Horseless Carriage publication soldiers on in good hands
The Horseless Carriage Gazette from the Horseless Carriage Club of America has been a mainstay in the old car hobby since the late 1930s. Generous use of color photos on glossy paper stock make visuals practically jump off the page and into your mind as you absorb informative content. All this is thanks to HCCA members who nurture the publication, now in its 81st year. Members and officials will tell you that Tracy Lesher has done a noteworthy job as editor and graphic designer, which is quite an achievement when considering the work of past editors over the years.
The HCCA encourages its regions to spawn publications, and it is not alone. Those HCCA regional publications may not be as fancy as The Horseless Carriage Gazette, but still contain notable hobby information for those who honor pre-1916 cars still bounding down roads. One such regional HCCA publication is The Horseless Page by the Twin Cities Regional Group, now in its 28th volume year. Its monthly eight pages add adjunct information beyond the 68 pages of the quarterly Gazette, and the content is geared to the “locals.”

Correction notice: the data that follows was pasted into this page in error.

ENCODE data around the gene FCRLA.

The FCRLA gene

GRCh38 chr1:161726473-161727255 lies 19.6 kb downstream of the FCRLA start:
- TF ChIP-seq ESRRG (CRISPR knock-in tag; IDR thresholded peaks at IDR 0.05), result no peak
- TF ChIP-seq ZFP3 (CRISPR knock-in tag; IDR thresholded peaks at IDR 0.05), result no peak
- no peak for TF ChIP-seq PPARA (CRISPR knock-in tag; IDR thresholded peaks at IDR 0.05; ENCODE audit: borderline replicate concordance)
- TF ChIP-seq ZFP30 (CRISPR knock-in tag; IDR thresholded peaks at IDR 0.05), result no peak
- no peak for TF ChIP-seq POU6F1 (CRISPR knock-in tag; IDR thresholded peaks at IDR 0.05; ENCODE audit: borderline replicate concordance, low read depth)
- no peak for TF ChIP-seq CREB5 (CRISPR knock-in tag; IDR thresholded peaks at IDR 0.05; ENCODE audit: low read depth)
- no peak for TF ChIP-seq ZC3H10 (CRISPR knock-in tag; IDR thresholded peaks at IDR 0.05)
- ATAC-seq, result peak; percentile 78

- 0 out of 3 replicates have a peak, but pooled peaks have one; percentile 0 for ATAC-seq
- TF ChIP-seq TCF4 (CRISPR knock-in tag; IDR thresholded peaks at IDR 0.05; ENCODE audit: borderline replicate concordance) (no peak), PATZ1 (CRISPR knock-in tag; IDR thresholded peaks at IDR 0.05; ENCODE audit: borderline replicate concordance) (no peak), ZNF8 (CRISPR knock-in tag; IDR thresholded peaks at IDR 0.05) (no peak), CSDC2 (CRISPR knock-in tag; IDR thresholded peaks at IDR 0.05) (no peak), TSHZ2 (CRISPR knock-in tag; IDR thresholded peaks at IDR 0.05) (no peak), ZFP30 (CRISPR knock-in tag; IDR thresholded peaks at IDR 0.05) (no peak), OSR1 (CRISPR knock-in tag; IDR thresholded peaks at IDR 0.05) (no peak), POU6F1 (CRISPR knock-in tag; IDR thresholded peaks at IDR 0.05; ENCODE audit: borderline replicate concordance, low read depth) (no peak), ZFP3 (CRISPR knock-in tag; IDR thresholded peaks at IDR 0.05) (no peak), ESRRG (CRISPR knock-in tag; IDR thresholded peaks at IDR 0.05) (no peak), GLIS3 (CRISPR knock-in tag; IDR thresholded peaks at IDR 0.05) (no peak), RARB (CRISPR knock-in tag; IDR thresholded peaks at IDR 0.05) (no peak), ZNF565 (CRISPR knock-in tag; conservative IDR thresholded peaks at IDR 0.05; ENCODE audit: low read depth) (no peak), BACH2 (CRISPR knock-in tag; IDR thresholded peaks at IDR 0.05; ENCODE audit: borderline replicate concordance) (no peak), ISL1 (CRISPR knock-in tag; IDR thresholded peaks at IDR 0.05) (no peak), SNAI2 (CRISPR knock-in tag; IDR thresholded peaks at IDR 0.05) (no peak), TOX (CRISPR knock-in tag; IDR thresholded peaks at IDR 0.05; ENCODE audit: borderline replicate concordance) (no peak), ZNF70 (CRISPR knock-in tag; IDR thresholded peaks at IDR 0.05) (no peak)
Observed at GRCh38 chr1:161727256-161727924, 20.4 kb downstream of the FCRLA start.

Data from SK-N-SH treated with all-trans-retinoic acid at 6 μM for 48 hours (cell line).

Until recently, Donna Dirnberger handled her region’s editorial duties for more than six years before now-editor Cinda Dorholt took the reins (mailing address 7895 County Road 15, Maple Plain, MN 55359).
So, what exactly makes a regional publication necessary?
Schedules, for one. The regional president or other officials can adjust for necessary changes more quickly than a quarterly publication. There are also personable comments to be made. One example: President Bill Dubats told of his challenge of stopping a brass car still in high gear. “I believe I now have a handle on the problem,” he noted. There’s reason for members to “stay tuned” or come to a meeting to find out.
Another reason for regional publications is proximity. Regional publications put rubber-to-the-road close to readers. Members near each other can more easily interact in person and enjoy their cars together.
The experience of one club member can easily bring expertise to others and be a plus in remedying their future challenges.